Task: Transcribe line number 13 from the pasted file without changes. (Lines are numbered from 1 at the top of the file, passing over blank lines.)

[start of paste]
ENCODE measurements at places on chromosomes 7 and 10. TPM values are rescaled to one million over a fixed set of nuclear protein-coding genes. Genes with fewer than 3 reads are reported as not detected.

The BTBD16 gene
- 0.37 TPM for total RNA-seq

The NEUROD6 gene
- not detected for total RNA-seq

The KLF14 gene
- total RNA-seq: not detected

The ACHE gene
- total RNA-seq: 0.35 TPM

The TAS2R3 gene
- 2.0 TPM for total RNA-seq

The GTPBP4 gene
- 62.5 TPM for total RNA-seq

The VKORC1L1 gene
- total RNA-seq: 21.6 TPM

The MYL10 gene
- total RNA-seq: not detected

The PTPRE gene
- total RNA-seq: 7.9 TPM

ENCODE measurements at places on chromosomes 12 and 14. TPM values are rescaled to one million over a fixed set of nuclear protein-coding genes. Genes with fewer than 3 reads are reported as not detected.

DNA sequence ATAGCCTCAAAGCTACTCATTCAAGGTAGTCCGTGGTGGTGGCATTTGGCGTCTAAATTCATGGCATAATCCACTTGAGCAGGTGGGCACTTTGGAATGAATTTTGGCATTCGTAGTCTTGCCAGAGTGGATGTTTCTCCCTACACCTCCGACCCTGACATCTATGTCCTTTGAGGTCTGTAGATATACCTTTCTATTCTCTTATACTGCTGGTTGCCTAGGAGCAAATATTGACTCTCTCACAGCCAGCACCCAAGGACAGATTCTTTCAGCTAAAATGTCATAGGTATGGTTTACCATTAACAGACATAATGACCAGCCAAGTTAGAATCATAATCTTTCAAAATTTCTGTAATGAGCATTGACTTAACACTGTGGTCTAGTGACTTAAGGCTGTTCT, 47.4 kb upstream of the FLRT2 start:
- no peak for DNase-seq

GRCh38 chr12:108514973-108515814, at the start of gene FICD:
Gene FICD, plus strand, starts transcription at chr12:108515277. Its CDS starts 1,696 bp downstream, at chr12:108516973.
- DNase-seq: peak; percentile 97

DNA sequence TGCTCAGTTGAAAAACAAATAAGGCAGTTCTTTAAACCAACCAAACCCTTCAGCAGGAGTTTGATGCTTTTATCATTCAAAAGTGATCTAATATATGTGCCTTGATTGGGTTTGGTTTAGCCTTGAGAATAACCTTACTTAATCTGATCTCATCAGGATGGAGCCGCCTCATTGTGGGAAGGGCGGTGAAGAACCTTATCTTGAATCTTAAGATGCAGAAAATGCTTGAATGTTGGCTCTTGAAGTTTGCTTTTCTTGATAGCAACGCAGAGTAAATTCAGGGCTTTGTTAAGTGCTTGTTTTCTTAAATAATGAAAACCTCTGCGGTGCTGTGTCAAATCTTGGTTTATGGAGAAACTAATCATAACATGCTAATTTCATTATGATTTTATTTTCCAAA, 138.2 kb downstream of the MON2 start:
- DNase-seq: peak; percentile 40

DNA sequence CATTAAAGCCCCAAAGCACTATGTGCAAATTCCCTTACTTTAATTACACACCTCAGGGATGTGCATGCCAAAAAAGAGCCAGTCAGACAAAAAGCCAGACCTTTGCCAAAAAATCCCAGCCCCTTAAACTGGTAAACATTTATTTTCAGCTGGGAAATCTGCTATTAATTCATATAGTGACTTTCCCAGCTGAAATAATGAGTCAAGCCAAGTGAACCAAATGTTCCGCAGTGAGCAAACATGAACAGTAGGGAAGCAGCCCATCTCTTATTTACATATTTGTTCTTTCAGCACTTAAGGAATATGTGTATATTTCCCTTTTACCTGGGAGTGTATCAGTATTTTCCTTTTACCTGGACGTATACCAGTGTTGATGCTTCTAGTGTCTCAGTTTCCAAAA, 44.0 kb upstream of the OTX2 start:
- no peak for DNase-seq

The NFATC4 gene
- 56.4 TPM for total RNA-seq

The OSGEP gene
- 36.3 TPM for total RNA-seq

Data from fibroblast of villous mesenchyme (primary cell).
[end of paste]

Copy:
- 62.5 TPM for total RNA-seq